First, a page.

|The recent march for Seattle port drivers.
...the “cans,” as they’re called, stacked up on ships, in rail yards, and at warehouses. The port’s lifeblood slowed to a crawl. Cargo has to move for shippers and trucking companies to make money. A still container, a waiting ship and an idle truck all mean lost profits. It was clear the strike was costing employers a lot of money.Here's how port drivers get ripped off:
- The drivers have to lease the tractors from the trucking companies -- but can't use them for anything other than company business.
- Employers punish drivers who refuse overweight loads by denying them work for a few days. If the drivers are stopped by the Highway Patrol for being overweight, they pay the fine. The trucking companies flat-out refuse to give them copies of the manifests.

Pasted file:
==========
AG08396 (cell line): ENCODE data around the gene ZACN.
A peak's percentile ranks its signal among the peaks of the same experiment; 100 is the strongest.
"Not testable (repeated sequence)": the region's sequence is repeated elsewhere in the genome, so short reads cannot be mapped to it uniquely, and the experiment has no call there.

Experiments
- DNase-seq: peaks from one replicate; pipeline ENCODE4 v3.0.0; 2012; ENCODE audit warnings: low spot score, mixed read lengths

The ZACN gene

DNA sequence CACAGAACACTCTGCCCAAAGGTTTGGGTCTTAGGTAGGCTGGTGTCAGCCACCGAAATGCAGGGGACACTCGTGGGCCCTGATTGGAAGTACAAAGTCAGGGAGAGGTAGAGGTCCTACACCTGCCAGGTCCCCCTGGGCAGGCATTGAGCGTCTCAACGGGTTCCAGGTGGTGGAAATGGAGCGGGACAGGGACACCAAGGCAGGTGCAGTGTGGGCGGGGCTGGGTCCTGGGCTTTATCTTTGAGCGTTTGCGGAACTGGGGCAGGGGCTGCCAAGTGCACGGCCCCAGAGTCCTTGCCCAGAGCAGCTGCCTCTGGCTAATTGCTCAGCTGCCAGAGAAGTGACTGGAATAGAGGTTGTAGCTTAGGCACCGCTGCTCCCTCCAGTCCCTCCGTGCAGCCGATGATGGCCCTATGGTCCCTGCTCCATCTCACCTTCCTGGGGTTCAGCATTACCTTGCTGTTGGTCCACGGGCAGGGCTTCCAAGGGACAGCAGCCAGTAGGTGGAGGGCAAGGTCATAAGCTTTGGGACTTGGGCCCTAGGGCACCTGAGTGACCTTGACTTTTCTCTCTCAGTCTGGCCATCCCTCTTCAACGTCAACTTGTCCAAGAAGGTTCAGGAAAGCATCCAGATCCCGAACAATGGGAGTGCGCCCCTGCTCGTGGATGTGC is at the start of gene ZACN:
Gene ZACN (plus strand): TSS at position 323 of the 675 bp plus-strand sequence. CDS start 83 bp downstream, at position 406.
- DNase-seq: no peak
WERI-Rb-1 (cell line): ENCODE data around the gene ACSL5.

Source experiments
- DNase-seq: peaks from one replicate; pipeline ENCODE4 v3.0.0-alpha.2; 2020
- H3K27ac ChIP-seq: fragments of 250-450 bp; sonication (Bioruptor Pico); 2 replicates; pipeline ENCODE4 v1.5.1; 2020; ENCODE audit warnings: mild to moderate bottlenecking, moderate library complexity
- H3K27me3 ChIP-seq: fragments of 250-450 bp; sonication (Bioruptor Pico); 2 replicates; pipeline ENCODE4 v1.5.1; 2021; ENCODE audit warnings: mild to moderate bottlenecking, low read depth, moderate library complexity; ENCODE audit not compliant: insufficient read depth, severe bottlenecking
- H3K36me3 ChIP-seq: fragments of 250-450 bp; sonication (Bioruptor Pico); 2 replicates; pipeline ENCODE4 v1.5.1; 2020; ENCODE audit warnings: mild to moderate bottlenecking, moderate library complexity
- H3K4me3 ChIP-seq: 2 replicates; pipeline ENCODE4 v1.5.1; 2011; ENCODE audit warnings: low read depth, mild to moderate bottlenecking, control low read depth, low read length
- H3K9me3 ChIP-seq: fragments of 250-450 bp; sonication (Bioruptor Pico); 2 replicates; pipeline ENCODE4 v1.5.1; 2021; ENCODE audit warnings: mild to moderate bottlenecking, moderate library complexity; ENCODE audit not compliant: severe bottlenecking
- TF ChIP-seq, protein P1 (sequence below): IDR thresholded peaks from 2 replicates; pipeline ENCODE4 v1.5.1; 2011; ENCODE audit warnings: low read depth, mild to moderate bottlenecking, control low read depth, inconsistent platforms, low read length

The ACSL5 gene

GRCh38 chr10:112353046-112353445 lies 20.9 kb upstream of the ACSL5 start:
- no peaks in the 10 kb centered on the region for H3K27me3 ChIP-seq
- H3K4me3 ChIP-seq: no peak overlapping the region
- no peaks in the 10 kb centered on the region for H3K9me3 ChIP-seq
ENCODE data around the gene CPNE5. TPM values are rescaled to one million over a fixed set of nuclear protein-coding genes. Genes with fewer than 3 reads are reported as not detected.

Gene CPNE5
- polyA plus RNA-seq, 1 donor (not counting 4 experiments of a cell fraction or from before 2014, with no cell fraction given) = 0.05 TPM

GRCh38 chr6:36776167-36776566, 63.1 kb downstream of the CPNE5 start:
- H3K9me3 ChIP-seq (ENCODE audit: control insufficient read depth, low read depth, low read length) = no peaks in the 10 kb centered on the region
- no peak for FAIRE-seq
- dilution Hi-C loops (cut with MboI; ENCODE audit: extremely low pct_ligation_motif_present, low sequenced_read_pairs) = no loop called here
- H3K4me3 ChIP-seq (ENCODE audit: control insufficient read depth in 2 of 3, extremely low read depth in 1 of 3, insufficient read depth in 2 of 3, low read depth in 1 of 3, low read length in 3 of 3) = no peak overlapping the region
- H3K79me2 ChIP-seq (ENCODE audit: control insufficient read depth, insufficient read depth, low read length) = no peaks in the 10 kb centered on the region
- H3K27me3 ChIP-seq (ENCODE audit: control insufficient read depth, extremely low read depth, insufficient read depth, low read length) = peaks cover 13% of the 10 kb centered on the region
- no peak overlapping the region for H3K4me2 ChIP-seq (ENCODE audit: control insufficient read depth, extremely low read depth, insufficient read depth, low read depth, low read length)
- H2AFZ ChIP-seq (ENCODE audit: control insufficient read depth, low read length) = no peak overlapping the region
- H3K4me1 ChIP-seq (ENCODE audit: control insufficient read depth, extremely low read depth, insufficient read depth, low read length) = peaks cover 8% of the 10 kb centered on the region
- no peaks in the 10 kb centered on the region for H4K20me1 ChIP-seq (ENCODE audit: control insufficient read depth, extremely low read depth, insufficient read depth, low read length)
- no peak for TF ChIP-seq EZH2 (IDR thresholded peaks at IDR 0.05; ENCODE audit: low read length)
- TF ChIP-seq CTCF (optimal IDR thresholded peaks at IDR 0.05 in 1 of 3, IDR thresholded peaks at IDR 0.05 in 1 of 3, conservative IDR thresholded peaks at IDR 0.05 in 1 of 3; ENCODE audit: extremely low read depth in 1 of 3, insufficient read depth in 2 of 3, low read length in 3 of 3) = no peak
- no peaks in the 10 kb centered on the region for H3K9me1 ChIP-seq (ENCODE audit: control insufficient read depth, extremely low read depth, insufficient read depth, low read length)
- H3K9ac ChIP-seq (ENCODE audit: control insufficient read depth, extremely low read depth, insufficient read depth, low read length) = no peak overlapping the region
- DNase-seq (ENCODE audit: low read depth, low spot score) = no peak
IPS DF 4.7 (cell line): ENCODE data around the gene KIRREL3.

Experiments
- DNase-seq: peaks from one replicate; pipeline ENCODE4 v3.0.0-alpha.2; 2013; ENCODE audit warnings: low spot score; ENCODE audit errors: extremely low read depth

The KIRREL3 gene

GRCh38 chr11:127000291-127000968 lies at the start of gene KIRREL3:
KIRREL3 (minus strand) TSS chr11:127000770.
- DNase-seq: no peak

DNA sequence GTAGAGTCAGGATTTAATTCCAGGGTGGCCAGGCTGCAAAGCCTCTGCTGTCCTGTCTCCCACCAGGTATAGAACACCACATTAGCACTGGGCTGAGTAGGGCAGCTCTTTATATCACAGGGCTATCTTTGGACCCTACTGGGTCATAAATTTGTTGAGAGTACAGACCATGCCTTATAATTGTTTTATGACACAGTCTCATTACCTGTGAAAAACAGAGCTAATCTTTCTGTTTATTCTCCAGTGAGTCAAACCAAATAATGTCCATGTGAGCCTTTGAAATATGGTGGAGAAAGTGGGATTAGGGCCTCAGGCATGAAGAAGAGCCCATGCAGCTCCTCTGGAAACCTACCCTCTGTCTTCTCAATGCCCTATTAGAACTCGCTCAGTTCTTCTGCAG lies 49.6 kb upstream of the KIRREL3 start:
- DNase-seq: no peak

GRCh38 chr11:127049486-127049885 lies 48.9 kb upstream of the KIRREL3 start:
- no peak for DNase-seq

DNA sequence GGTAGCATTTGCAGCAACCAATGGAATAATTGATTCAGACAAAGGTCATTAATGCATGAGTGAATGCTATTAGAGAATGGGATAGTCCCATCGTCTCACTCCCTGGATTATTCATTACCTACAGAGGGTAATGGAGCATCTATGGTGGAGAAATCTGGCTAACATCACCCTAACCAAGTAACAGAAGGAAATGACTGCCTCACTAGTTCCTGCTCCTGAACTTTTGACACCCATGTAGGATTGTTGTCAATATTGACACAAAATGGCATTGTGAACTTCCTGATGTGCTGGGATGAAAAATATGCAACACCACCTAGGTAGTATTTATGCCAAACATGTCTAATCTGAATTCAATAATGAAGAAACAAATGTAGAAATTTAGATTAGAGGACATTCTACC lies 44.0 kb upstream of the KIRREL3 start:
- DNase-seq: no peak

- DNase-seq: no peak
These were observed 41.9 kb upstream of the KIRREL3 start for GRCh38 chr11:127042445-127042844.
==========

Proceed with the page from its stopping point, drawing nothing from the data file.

- Employers charge drivers $120 a week for liability insurance, though the freight is already insured by the shippers. If a driver doesn't work for a week, their employers take $120 from future earnings.